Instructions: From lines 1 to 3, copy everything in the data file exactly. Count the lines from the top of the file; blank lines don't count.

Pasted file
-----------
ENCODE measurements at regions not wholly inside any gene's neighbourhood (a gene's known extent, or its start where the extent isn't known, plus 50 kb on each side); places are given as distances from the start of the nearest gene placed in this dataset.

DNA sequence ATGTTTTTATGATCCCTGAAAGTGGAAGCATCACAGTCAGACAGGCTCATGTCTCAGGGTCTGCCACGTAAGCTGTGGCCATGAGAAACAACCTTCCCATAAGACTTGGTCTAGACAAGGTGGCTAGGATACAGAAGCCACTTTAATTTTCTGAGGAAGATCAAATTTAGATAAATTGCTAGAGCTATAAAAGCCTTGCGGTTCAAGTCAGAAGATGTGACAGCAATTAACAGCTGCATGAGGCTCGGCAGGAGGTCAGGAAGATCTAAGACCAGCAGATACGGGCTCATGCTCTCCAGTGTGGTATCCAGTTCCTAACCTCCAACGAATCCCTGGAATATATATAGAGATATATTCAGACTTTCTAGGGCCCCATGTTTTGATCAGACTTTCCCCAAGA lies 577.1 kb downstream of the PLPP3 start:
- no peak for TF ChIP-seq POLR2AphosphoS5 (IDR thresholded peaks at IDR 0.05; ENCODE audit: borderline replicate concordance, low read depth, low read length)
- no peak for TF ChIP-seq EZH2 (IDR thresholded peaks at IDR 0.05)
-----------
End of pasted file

ENCODE measurements at regions not wholly inside any gene's neighbourhood (a gene's known extent, or its start where the extent isn't known, plus 50 kb on each side); places are given as distances from the start of the nearest gene placed in this dataset.

DNA sequence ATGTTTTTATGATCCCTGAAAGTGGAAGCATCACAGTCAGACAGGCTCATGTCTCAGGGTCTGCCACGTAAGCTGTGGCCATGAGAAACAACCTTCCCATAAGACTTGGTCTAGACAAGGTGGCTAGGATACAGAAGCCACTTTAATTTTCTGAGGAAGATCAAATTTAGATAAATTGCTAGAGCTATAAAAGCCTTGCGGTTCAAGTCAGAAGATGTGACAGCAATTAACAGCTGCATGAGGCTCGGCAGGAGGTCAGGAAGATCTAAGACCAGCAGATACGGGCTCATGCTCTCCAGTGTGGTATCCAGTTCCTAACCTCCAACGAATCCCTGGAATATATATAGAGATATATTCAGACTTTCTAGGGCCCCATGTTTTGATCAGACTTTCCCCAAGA lies 577.1 kb downstream of the PLPP3 start:
- no peak for TF ChIP-seq POLR2AphosphoS5 (IDR thresholded peaks at IDR 0.05; ENCODE audit: borderline replicate concordance, low read depth, low read length)